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Early pancreatic cancers often do not cause any signs or symptoms. By the time they do cause symptoms, they have often grown very large or already spread outside the pancreas.
Having one or more of the symptoms below does not mean you have pancreatic cancer. In fact, many of these symptoms are more likely to be caused by other conditions. Still, if you have any of these symptoms, it’s important to have them checked by a doctor so that the cause can be found and treated, if needed.
Jaundice is yellowing of the eyes and skin. Most people with pancreatic cancer (and nearly all people with ampullary cancer) will have jaundice as one of their first symptoms.
Jaundice is caused by the buildup of bilirubin, a dark yellow-brown substance made in the liver. Normally, the liver releases a liquid called bile that contains bilirubin. Bile goes through the common bile duct into the intestines, where it helps break down fats. It eventually leaves the body in the stool. When the common bile duct becomes blocked, bile can’t reach the intestines, and the amount of bilirubin in the body builds up.
Cancers that start in the head of the pancreas are near the common bile duct. These cancers can press on the duct and cause jaundice while they are still fairly small, which can sometimes lead to these tumors being found at an early stage. But cancers that start in the body or tail of the pancreas don’t press on the duct until they have spread through the pancreas. By this time, the cancer has often spread beyond the pancreas.
When pancreatic cancer spreads, it often goes to the liver. This can also cause jaundice.
There are other signs of jaundice as well as the yellowing of the eyes and skin:
Pancreatic cancer is not the most common cause of jaundice. Other causes, such as gallstones, hepatitis, and other liver and bile duct diseases, are much more common.
Pain in the abdomen (belly) or back is common in pancreatic cancer. Cancers that start in the body or tail of the pancreas can grow fairly large and start to press on other nearby organs, causing pain. The cancer may also spread to the nerves surrounding the pancreas, which often causes back pain. Pain in the abdomen or back is fairly common and is most often caused by something other than pancreatic cancer.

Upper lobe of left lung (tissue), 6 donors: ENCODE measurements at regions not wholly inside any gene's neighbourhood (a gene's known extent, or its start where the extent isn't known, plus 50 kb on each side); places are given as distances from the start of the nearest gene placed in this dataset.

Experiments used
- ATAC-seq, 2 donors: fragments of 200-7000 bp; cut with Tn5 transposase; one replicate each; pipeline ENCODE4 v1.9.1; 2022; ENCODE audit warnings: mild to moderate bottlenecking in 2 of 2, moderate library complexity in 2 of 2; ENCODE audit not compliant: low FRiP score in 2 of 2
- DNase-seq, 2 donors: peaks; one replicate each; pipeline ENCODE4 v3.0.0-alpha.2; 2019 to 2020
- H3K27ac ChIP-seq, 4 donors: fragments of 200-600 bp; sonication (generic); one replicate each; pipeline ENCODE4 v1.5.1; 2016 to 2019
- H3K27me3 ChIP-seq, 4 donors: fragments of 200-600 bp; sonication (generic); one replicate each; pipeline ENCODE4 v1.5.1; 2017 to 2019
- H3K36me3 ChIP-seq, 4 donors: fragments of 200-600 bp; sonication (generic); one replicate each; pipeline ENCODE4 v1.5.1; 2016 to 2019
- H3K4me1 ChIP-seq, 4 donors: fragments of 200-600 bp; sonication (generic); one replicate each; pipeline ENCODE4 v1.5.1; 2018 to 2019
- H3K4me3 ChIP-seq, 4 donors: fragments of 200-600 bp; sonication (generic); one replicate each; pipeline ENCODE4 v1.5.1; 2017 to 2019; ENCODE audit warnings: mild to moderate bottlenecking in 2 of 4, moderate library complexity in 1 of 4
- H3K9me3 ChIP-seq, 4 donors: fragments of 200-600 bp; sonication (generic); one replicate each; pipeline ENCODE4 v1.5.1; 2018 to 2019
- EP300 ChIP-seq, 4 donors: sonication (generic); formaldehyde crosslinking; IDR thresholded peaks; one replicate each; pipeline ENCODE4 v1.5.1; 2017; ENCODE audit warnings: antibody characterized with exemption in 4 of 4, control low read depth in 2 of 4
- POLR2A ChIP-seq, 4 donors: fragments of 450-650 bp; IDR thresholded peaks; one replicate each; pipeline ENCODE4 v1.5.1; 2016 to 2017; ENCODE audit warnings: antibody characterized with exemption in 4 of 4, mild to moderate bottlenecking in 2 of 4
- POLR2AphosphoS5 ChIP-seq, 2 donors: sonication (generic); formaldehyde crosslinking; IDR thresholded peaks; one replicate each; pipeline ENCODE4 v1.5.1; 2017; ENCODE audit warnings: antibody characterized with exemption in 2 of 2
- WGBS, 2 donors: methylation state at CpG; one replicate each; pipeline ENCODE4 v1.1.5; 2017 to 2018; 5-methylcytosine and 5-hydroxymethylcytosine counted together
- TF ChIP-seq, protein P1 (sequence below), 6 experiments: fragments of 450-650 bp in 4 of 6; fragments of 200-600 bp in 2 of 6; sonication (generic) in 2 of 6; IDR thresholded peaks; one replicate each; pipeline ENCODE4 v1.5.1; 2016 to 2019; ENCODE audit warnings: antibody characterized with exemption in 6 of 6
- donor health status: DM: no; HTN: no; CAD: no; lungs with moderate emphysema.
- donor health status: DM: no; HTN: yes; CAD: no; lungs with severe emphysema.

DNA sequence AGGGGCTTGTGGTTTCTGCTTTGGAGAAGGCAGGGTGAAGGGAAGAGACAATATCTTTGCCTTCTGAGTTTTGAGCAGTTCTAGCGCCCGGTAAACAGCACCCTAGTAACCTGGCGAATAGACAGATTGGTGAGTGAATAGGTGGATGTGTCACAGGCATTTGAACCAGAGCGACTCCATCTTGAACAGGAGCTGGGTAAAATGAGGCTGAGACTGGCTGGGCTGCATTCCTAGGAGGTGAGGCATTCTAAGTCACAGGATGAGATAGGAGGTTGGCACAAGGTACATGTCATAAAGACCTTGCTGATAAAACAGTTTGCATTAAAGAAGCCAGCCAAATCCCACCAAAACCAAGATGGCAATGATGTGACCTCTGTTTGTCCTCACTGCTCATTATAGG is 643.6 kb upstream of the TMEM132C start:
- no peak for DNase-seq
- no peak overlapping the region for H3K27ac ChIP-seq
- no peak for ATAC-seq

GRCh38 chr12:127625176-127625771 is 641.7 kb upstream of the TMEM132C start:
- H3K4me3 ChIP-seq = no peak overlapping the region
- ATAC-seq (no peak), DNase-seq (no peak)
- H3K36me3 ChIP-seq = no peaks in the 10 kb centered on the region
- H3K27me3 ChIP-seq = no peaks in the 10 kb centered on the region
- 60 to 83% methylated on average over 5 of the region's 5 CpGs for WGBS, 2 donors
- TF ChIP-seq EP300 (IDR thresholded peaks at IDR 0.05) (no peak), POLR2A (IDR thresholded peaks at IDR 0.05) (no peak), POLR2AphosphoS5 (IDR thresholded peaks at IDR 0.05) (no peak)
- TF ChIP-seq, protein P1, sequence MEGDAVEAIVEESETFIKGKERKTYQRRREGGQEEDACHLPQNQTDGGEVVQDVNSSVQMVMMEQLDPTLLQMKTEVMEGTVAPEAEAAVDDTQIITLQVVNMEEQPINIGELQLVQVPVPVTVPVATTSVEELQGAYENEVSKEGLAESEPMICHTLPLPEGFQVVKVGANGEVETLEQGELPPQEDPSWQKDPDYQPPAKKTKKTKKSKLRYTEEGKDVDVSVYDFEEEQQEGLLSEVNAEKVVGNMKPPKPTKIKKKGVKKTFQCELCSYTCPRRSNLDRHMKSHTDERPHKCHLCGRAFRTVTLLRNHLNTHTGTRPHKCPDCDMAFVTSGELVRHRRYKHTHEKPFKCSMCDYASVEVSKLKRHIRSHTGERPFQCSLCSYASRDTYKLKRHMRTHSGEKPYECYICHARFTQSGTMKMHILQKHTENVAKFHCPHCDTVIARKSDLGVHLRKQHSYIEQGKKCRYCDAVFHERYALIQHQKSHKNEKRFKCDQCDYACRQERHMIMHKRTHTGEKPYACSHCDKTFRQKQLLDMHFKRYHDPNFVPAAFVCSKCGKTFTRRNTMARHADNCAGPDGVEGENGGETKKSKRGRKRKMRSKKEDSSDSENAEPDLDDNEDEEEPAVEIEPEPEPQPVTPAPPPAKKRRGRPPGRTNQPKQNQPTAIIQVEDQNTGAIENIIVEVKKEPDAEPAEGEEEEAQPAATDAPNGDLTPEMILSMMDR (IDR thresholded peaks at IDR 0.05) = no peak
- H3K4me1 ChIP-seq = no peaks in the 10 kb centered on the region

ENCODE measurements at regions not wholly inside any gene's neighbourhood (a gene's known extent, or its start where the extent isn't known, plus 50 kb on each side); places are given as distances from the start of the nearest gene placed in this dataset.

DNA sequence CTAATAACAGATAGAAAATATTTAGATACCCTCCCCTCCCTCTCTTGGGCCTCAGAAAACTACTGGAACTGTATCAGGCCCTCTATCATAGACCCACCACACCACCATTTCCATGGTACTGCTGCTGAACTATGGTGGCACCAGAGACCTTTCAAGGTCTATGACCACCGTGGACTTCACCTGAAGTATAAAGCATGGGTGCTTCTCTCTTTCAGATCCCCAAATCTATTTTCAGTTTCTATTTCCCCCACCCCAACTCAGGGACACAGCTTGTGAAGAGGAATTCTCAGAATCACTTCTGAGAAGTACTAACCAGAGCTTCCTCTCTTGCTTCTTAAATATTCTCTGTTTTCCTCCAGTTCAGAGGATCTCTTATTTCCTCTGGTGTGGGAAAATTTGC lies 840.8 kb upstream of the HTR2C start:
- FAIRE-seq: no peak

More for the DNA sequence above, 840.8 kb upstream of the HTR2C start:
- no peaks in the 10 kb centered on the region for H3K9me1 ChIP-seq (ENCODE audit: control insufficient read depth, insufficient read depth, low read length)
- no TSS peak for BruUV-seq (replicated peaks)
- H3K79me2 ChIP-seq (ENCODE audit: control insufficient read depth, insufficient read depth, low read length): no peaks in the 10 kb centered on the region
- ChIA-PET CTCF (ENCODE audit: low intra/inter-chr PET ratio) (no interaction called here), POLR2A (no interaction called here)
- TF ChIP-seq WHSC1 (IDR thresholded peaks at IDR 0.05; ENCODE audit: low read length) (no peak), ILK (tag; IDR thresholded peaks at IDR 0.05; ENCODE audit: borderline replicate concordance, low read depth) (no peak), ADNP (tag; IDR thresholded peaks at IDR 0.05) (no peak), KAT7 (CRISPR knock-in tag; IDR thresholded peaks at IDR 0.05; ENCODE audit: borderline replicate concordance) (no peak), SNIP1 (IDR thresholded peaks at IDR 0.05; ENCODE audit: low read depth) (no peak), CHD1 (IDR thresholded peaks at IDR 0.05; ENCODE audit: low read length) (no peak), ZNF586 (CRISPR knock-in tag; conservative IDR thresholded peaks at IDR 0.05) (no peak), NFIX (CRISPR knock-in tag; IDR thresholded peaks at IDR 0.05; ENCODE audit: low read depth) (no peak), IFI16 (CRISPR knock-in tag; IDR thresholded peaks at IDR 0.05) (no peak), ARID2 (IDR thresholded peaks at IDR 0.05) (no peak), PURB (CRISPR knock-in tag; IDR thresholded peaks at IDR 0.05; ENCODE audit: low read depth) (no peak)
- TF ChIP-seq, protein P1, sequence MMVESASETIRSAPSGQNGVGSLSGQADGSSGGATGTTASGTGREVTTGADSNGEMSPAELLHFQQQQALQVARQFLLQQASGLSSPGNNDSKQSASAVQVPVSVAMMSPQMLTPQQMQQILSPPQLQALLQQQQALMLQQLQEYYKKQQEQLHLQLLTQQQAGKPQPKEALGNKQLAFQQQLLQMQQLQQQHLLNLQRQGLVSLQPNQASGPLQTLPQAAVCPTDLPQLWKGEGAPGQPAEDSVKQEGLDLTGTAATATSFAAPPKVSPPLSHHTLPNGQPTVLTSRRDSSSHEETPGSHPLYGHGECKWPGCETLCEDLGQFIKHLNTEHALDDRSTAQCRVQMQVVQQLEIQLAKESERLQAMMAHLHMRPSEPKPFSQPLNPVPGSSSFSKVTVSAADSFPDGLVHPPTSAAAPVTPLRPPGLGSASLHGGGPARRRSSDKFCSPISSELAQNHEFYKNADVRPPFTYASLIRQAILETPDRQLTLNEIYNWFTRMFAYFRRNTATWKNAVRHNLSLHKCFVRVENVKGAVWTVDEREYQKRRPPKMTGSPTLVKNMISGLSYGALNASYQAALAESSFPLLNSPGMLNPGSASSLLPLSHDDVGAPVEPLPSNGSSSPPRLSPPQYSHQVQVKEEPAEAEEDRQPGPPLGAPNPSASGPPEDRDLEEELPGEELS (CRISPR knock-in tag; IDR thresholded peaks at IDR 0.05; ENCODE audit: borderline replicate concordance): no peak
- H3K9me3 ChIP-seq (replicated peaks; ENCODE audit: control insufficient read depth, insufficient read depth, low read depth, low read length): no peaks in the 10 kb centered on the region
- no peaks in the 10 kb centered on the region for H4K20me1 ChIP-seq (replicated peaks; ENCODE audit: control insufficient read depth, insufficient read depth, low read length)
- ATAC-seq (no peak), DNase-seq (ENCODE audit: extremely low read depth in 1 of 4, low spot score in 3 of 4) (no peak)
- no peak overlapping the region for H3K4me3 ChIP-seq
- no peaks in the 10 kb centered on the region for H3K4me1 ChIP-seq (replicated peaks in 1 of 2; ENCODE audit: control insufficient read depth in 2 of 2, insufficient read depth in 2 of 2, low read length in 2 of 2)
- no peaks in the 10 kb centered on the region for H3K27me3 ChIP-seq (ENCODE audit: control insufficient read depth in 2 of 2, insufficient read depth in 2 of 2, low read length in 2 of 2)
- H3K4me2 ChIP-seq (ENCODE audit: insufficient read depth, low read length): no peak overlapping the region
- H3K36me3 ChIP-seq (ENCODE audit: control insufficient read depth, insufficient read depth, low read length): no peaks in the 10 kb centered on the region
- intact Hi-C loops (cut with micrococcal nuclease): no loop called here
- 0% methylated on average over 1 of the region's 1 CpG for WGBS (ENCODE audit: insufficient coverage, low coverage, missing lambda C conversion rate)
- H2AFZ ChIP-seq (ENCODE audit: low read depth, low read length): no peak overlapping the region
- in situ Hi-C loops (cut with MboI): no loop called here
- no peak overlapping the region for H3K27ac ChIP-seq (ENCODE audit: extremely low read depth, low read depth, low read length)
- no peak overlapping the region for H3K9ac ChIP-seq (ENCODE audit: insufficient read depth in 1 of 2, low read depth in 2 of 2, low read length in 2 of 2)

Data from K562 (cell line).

Unintended weight loss is very common in people with pancreatic cancer. These people often have little or no appetite.
If the cancer presses on the far end of the stomach it can partly block it, making it hard for food to get through. This can cause nausea, vomiting, and pain that tend to be worse after eating.
If the cancer blocks the bile duct, bile can build up in the gallbladder, making it larger. Sometimes a doctor can feel this (as a large lump under the right side of the ribcage) during a physical exam. It can also be seen on imaging tests.
Pancreatic cancer can also sometimes enlarge the liver, especially if the cancer has spread there. The doctor might be able to feel the edge of the liver below the right ribcage on an exam, or the large liver might be seen on imaging tests.
Sometimes, the first clue that someone has pancreatic cancer is a blood clot in a large vein, often in the leg. This is called a deep vein thrombosis or DVT. Symptoms can include pain, swelling, redness, and warmth in the affected leg. Sometimes a piece of the clot can break off and travel to the lungs, which might make it hard to breathe or cause chest pain. A blood clot in the lungs is called a pulmonary embolism or PE.
Still, having a blood clot does not usually mean that you have cancer. Most blood clots are caused by other things.
Rarely, pancreatic cancers cause diabetes (high blood sugar) because they destroy the insulin-making cells. Symptoms can include feeling thirsty and hungry, and having to urinate often. More often, cancer can lead to small changes in blood sugar levels that don’t cause symptoms of diabetes but can still be detected with blood tests.
The American Cancer Society medical and editorial content team
Our team is made up of doctors and oncology certified nurses with deep knowledge of cancer care as well as journalists, editors, and translators with extensive experience in medical writing.
Fernandez-del Castillo C. Clinical manifestations, diagnosis, and staging of exocrine pancreatic cancer. UpToDate website. https://www.uptodate.com/contents/clinical-manifestations-diagnosis-and-staging-of-exocrine-pancreatic-cancer. Updated October 19, 2018. Accessed January 2, 2019.
National Cancer Institute. Physician Data Query (PDQ). Pancreatic Cancer Treatment – for Health Professionals. 2018. Accessed at https://www.cancer.gov/types/pancreatic/hp/pancreatic-treatment-pdq on November 1, 2018.
Winter JM, Brody JR, Abrams RA, Lewis NL, Yeo CJ. Chapter 49: Cancer of the Pancreas. In: DeVita VT, Lawrence TS, Rosenberg SA, eds. DeVita, Hellman, and Rosenberg’s Cancer: Principles and Practice of Oncology. 10th ed. Philadelphia, Pa: Lippincott Williams & Wilkins; 2015.
Last Revised: February 11, 2019
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